Author(s): Palmer CN, Lipworth BJ, Lee S, Ismail T, Macgregor DF,
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Abstract BACKGROUND: The homozygous presence of the arginine-16 variant of the beta(2) adrenoceptor gene ADRB2 reverses the benefits from the regular use of short acting beta(2) agonists in asthmatic adults compared with the homozygous glycine-16 genotype. We studied the effect of this polymorphic variation on asthma exacerbations in children and young adults and its relation to long acting beta(2) agonists. METHODS: A cross-sectional survey was undertaken using electronic records, direct interviews, and genotype determination of position 16 and 27 of the ADRB2 gene in DNA from mouthwash samples of 546 children and young asthmatics attending paediatric and young adult asthma clinics in Tayside, Scotland during 2004-5. The primary outcome measure was asthma exacerbations over the previous 6 months. RESULTS: There was an increased hazard of asthma exacerbations across all treatment steps of the British Thoracic Society (BTS) asthma guidelines when the homozygous genotypes Arg/Arg and Gly/Gly were compared (OR 2.05, 95\% CI 1.19 to 3.53, p = 0.010), particularly in patients treated with salmeterol (OR 3.40, 95\% CI 1.19 to 9.40, p = 0.022). The Glu27Gln polymorphism had no significant effect on asthma exacerbations in any treatment group. CONCLUSIONS: The arginine-16 genotype of ADRB2 predisposes to exacerbations in asthmatic children and young adults, particularly in those exposed to regular salmeterol. This may be explained by genotype selective salmeterol induced downregulation and impaired receptor coupling, and associated subsensitivity of the response.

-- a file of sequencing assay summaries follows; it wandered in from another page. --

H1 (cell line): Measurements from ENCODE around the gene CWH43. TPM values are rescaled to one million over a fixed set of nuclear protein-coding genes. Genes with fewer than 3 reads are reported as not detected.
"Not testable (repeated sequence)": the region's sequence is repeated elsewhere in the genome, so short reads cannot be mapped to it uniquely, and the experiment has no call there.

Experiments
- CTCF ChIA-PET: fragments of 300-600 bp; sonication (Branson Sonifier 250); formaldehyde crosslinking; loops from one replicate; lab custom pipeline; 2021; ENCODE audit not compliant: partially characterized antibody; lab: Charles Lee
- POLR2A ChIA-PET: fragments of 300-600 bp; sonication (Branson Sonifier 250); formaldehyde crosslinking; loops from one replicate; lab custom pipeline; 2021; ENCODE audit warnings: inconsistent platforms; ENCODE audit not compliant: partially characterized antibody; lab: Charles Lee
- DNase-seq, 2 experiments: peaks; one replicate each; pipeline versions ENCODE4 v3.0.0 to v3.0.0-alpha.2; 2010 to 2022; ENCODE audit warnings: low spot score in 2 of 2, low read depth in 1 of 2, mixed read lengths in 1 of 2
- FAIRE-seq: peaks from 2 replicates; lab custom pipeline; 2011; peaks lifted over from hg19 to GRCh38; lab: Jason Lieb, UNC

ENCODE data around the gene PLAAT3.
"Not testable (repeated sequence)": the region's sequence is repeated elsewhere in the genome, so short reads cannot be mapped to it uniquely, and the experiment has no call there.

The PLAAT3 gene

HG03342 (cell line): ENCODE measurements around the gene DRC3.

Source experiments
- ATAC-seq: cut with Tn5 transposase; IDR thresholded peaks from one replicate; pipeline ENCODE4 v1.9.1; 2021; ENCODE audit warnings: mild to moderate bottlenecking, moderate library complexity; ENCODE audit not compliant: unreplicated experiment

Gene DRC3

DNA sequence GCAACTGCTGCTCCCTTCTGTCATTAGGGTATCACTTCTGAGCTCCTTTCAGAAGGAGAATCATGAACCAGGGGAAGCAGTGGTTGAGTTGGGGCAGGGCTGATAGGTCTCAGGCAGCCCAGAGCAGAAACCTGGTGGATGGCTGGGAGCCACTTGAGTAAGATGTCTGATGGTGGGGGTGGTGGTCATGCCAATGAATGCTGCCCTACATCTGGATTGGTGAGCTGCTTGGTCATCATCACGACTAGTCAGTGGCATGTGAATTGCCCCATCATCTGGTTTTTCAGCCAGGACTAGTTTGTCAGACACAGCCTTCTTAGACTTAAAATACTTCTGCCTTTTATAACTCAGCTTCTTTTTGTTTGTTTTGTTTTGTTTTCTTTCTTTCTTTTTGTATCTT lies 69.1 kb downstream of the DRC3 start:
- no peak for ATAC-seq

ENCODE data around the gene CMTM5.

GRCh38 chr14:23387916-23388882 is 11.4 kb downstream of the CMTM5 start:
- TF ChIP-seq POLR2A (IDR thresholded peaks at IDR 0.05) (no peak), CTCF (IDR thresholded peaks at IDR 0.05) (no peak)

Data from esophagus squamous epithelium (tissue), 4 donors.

This article was published in Thorax
and referenced in Pediatrics & Therapeutics